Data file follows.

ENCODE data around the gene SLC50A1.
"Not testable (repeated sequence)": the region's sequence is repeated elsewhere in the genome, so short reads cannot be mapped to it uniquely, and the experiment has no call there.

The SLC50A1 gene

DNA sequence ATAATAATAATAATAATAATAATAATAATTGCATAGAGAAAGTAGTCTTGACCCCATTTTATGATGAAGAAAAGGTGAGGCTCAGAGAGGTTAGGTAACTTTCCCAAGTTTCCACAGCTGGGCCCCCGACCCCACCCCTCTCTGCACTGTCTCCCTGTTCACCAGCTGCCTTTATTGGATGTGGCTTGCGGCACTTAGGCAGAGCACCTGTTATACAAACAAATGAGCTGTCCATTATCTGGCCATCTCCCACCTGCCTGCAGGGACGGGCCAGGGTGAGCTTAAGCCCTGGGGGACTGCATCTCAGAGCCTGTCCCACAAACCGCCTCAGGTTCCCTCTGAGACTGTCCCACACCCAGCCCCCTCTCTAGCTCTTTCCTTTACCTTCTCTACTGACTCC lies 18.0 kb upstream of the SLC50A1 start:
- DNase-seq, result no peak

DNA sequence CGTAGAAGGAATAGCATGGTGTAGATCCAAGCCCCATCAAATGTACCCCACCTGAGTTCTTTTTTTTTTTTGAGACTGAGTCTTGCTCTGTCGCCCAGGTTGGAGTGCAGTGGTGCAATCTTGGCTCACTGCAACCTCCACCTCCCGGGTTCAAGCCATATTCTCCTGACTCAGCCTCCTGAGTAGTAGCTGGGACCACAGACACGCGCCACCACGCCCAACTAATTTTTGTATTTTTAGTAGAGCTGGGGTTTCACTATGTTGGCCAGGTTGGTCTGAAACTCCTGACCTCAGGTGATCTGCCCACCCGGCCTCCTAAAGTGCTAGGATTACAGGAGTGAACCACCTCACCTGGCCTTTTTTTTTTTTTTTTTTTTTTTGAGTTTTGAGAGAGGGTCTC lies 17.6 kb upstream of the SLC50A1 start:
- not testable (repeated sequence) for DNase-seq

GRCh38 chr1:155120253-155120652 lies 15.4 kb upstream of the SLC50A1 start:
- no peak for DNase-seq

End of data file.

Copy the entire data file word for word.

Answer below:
ENCODE data around the gene SLC50A1.
"Not testable (repeated sequence)": the region's sequence is repeated elsewhere in the genome, so short reads cannot be mapped to it uniquely, and the experiment has no call there.

The SLC50A1 gene

DNA sequence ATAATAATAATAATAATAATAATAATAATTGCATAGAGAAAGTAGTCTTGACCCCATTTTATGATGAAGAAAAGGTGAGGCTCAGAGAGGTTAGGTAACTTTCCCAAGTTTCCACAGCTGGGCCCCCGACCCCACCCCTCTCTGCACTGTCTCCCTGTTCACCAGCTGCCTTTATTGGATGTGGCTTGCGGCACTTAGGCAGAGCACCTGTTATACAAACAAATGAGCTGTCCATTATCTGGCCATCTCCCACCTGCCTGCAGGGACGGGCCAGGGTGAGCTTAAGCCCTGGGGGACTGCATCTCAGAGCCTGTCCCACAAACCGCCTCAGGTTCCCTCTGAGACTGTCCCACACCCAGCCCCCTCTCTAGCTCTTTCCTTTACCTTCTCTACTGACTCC lies 18.0 kb upstream of the SLC50A1 start:
- DNase-seq, result no peak

DNA sequence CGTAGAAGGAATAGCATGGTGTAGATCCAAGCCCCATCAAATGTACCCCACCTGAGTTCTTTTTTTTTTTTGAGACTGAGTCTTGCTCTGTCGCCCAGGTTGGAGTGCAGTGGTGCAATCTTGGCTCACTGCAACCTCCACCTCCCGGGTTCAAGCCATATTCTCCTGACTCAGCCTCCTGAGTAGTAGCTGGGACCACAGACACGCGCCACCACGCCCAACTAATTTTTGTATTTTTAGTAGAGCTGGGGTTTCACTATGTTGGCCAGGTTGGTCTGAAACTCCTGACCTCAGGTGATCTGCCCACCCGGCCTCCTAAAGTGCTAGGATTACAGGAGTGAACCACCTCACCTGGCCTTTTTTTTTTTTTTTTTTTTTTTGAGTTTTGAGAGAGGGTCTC lies 17.6 kb upstream of the SLC50A1 start:
- not testable (repeated sequence) for DNase-seq

GRCh38 chr1:155120253-155120652 lies 15.4 kb upstream of the SLC50A1 start:
- no peak for DNase-seq